Redefining a function using Patchwork doesn't actually modify its source or the opcodes produced from it. Doing the former would only allow to redefine a function once per runtime, and the latter is entirely impossible in userland PHP code. The process behind this so-called redefinition, whose name is more metaphorical than technically representative, is considerably more complicated, and the goal of this document is to explain it to those who are interested.
Intercepting File Includes
Patchwork uses a stream wrapper to intercept include statements and its variations.
This wrapper is attached to the file protocol, and thus can override any of PHP's basic filesystem routines, such as opening a filesystem node (e.g. using fopen) or deleting it (using unlink). However, Patchwork's wrapper preserves the original functionality of all routines except for file opening, which is handled by the wrapper's stream_open method.
This method first checks if the request to open a file comes from an include statement. This check is done by checking for a specific bit flag (128 or 0x80) in the $mode argument. Any mention of this flag is nowhere to be found in PHP's documentation, yet it being set always coincides with the request coming from a statement of the include family (this has been tested on multiple PHP installations running on different platforms).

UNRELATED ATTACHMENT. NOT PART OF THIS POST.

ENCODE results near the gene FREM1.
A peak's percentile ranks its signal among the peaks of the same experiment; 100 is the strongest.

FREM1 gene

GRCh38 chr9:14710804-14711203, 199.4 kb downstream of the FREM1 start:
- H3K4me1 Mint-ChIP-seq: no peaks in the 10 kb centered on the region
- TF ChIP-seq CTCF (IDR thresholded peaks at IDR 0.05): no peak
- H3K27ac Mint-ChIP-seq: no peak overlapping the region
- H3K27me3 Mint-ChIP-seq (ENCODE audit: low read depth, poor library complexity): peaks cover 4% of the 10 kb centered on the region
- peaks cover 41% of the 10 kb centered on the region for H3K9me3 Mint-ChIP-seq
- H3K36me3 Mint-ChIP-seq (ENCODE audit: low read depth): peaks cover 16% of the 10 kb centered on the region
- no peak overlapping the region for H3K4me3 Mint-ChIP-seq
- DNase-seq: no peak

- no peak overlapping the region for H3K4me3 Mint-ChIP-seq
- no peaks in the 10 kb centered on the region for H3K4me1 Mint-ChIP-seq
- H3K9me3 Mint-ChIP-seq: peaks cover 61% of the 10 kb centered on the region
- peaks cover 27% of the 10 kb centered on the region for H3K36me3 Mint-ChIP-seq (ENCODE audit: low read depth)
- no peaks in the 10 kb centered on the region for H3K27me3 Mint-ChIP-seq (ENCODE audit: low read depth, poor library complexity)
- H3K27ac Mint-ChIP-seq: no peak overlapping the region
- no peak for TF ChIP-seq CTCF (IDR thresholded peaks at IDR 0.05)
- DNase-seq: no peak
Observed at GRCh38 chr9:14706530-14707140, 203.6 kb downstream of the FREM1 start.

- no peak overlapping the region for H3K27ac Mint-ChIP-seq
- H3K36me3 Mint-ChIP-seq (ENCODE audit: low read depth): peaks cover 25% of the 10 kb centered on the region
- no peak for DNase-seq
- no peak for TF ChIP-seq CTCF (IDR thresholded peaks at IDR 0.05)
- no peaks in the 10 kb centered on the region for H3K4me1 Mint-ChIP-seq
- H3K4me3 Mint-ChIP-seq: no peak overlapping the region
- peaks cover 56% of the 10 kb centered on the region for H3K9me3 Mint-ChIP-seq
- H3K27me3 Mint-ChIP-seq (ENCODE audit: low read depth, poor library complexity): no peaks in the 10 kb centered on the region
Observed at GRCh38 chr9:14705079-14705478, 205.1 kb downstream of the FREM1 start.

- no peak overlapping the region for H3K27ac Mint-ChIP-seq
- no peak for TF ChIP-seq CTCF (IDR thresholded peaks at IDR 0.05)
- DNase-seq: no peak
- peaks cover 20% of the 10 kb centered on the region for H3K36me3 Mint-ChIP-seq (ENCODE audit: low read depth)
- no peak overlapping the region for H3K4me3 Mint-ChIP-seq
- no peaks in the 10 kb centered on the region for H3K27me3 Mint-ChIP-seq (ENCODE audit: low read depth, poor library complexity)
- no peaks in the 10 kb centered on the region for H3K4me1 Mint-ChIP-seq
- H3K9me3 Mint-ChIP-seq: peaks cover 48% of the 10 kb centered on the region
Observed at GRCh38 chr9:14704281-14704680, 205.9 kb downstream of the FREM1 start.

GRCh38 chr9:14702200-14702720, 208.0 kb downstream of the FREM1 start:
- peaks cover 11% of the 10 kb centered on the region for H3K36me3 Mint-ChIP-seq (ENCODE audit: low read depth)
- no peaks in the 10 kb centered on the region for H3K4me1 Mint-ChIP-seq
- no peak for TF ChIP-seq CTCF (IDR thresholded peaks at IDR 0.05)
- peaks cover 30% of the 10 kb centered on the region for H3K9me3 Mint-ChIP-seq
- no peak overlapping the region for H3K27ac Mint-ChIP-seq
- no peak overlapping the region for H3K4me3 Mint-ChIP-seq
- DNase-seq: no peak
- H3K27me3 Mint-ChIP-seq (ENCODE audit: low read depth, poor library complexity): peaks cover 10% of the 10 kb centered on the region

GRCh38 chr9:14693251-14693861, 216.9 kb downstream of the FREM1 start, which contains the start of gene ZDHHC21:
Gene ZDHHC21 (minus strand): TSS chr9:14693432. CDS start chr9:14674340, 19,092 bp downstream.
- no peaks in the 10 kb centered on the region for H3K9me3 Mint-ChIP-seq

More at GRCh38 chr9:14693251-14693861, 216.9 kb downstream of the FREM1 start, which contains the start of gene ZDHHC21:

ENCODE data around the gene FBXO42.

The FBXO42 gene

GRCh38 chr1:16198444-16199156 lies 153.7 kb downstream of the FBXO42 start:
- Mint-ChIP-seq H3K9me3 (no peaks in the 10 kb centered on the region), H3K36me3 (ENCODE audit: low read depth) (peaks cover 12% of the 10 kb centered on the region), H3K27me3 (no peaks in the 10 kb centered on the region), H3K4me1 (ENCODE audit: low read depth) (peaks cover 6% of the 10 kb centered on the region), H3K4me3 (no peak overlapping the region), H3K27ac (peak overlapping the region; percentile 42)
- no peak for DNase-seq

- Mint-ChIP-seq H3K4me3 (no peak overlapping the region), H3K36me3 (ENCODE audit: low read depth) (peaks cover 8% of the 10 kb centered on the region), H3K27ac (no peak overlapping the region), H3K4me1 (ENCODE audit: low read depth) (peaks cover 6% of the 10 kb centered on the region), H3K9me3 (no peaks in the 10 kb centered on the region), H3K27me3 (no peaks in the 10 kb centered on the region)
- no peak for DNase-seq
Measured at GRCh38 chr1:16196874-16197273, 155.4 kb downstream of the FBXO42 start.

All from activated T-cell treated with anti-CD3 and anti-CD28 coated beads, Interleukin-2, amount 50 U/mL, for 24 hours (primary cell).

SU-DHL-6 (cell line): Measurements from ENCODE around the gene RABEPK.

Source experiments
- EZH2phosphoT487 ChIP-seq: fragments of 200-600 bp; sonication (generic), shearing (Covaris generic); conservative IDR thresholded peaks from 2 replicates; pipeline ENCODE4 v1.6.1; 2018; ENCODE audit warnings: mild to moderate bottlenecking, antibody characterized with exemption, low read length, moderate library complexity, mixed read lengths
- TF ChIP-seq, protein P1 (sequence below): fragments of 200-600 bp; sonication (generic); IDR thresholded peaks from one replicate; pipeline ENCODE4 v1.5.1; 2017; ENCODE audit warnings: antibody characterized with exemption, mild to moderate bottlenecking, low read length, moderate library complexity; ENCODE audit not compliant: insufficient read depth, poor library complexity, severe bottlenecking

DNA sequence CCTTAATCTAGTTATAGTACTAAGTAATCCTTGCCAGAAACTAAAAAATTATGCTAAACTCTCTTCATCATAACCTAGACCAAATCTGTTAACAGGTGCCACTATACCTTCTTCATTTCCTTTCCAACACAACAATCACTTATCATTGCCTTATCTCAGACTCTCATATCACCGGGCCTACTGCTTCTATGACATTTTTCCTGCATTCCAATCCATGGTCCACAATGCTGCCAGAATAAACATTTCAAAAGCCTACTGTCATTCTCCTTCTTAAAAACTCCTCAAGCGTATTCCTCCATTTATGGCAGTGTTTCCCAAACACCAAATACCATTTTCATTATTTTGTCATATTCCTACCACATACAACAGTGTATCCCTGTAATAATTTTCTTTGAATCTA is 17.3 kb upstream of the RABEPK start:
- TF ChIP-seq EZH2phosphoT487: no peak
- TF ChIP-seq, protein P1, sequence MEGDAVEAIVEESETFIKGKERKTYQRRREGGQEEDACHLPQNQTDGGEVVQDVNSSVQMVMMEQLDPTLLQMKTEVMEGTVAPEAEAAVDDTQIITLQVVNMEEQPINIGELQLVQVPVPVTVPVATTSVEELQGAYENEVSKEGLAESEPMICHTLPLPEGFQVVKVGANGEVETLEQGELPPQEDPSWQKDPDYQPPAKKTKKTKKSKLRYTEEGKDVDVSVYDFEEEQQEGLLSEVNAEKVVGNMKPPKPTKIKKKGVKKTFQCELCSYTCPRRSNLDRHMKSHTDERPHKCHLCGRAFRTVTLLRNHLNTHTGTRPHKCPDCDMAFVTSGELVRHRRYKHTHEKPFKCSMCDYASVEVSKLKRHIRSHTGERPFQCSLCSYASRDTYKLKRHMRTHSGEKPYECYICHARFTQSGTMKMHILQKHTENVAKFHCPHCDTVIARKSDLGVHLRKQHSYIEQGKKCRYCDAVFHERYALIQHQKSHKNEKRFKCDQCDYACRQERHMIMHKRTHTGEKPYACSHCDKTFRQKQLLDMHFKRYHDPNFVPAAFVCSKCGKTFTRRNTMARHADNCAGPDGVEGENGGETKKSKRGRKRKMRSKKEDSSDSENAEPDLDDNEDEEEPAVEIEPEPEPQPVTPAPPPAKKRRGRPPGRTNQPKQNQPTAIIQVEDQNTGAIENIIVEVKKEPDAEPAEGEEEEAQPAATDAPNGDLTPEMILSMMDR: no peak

If that turns out to be the case, Patchwork temporarily unwraps the file protocol to read the file being included, preprocesses its contents (more on that soon), writes the result to an in-memory stream and returns this stream's handle instead of a handle corresponding to the file being included.
Otherwise, stream_open just relays control to the default filesystem routine (fopen in this case), like other methods in Patchwork's wrapper.
Patchwork by default attaches four callbacks that are responsible for code preprocessing:
Preprocessor\attach(array( Preprocessor\Callbacks\Preprocessor\propagateThroughEval(), Preprocessor\Callbacks\Interceptor\markPreprocessedFiles(), Preprocessor\Callbacks\Interceptor\injectCallInterceptionCode(), Preprocessor\Callbacks\Interceptor\injectScheduledPatchApplicationCode(), ));
The most important of them is injectCallInterceptionCode, which, as the name suggests, injects code to the beginning of each function and method, and this code makes it possible to intercept any call to a function that resides in a preprocessed PHP file.
The code injected by injectCallInterceptionCode is contained in a constant named CALL_INTERCEPTION_CODE. Before injection, this code is condensed to a single line to preserve line numbering, so that there wouldn't be any PHP error messages with incorrect line numbers. Also, this code is optimized to achieve minimum performance overhead in cases when the call doesn't have to be intercepted.
Now that we've injected code into every user-defined function, we can actually achieve an effect equivalent to redefining them. We can make it possible to attach handlers to the event of a function being called, which is what Patchwork does. All that's left to do beyond this point is trivial, so we'll conclude this article here.
If there's a detail in the implementation of Patchwork that remained a mystery to you after reading this, please leave a comment!